US manufacturing improves despite apprehension among economists

on Tuesday, March 25, 2014

US manufacturing improves despite apprehension among economists

The United States may not expect a gross influx of manufacturing development over the next two years, but the current decade is expected to yield gradual improvements. Political uncertainties and increased labor wages overseas have resulted in a slight reduction in global sourcing, leading a number of organizations to invest in domestic factories. Although a booming economic renaissance doesn't look to be in the country's future, the prospect of stability remains promising.

Immediate acknowledgements

As a result of the retail market's general success over the first quarter of 2014, the U.S. Bureau of Labor Statistics released a report on March 7 stating that manufacturers added 6,000 new employees in February. These statistics correlate with a sluggish hiring rate in January 2014 and December 2013, a residual effect of a winter that delayed product deliveries and kept consumers relatively conservative.

On a more positive note, February marked the seventh consecutive monthly expansion for manufacturing employment. Since August 2013, manufacturers acquired an additional 12,000 new employees every 30 days after assessing positive financial benchmarking. As of the 2008 recession, approximately 17 percent of all factory hires were conducted during that time period. This positive outcome could be influenced by the wholesale industry's addition of 15,000 jobs to the market, as on-shore product fabricators looked to satisfy the monthly demand.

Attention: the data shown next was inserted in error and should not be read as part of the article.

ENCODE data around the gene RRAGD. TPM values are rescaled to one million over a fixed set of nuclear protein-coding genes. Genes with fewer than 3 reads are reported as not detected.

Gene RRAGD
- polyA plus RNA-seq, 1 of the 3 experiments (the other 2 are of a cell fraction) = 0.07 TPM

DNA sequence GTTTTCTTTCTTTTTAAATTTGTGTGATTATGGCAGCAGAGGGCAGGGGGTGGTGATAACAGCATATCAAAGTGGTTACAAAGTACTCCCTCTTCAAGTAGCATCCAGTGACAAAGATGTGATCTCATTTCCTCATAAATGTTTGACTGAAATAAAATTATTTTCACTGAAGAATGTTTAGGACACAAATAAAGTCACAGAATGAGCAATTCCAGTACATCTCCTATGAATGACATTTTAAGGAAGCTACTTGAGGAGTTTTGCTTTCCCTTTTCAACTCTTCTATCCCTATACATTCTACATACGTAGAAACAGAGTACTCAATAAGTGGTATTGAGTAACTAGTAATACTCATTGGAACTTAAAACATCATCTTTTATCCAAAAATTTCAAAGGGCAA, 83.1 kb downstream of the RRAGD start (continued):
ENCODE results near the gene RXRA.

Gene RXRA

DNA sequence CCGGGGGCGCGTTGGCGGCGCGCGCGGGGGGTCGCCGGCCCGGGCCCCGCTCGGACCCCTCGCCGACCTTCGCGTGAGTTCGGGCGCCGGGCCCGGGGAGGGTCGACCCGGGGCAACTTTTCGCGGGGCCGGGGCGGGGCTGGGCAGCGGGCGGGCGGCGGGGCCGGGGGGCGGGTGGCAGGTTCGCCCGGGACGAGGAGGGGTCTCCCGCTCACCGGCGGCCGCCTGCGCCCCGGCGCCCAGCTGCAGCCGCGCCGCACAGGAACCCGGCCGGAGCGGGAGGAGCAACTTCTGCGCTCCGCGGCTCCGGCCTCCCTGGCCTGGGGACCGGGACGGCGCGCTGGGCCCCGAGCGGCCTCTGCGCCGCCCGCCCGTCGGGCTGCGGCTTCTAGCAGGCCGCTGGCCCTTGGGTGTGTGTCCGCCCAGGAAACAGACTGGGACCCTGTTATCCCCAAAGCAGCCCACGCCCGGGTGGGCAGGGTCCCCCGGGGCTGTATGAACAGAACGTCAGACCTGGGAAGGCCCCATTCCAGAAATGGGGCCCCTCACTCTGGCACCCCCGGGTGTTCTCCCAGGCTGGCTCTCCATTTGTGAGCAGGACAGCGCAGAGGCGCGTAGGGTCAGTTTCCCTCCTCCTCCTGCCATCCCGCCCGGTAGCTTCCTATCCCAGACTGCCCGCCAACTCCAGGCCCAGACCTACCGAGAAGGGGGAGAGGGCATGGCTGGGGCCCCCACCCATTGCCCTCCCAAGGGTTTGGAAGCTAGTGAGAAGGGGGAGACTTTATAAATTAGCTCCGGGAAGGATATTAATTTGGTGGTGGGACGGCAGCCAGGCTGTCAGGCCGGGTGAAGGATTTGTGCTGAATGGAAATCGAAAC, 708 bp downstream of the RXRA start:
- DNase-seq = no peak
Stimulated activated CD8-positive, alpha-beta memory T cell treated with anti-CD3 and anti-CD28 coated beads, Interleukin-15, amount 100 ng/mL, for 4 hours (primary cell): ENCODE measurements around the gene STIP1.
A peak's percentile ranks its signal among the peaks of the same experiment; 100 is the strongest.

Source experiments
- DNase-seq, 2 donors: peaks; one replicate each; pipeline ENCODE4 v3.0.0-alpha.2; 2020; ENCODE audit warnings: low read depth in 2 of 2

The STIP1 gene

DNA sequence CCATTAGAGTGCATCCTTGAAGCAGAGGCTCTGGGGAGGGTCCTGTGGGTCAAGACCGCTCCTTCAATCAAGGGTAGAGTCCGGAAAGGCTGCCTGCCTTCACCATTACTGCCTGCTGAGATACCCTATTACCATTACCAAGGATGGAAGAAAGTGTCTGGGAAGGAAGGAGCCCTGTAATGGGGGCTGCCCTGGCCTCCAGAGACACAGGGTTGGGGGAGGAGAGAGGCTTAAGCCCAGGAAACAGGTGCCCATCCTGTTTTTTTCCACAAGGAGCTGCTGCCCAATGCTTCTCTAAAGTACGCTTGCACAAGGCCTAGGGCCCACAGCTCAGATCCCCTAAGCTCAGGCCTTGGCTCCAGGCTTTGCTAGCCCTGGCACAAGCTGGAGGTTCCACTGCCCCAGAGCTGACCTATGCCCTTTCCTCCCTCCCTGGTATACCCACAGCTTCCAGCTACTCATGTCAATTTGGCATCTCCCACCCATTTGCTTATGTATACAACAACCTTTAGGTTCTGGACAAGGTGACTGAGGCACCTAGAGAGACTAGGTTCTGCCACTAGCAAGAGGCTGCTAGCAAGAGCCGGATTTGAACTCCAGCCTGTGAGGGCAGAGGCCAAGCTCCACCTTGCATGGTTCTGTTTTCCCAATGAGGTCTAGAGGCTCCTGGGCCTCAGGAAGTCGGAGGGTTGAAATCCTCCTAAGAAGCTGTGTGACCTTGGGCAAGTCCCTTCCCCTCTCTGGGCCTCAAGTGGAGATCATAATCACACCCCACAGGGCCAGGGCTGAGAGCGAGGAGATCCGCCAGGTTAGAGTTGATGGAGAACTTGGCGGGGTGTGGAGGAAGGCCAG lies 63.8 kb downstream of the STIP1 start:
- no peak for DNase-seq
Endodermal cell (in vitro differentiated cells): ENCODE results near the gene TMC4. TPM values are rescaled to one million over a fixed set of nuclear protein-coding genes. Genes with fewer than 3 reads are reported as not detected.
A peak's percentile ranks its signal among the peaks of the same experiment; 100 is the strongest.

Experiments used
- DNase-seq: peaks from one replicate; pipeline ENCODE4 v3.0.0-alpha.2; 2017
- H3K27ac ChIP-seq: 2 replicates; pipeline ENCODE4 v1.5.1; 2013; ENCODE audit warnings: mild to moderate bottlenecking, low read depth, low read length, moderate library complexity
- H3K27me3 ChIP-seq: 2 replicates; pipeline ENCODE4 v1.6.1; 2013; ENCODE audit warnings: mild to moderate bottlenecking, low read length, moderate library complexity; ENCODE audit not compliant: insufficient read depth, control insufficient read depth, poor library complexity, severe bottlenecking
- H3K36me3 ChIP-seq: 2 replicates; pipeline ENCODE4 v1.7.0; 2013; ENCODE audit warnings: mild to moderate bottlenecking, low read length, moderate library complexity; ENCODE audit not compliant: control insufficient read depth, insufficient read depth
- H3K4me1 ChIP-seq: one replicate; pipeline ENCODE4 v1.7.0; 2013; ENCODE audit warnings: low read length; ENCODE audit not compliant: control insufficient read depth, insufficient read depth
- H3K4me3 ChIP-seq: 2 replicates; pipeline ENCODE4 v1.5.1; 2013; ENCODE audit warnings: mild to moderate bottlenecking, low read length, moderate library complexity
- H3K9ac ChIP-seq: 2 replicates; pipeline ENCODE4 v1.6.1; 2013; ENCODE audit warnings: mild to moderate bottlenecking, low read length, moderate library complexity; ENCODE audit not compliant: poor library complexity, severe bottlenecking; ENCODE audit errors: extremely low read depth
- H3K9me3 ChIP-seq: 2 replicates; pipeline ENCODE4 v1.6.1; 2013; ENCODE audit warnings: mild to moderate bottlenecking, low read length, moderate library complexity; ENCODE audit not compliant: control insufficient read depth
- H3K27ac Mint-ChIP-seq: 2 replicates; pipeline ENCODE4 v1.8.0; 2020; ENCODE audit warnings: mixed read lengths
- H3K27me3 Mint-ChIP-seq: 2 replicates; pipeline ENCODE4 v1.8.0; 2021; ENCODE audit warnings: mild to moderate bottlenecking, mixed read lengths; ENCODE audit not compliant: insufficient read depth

Looking ahead

According to Reuters, the U.S. Conference of Mayors reported that energy-intensive manufacturing jobs will increase by more than 1 percent a year over the next six years, with 72 percent of those positions going to cities. The organization cited the country's recent domestic oil and natural gas expansion as the largest contributor to market growth and noted that fabricated metals and machinery were critical contributors to the economic boom.

"We're all aware of the incredible impact the energy revolution is having on our national economy," said Virg Bernero, chair of the conference's advanced manufacturing task force, as quoted by the source. "The growing competitiveness and increase in employment from these manufacturing sectors are important to our cities and metro economies."

Metropolitan manufacturers specializing in metal fabrication and steel production have greatly benefited from the improving energy economy. Oil and natural gas companies looking to reduce the time on machinery deliveries have reevaluated their procurement process to include on-shore suppliers. Heating demand rose over the past few months in response to an exceptionally cold season, putting pressure on power companies to quickly obtain necessary resources.

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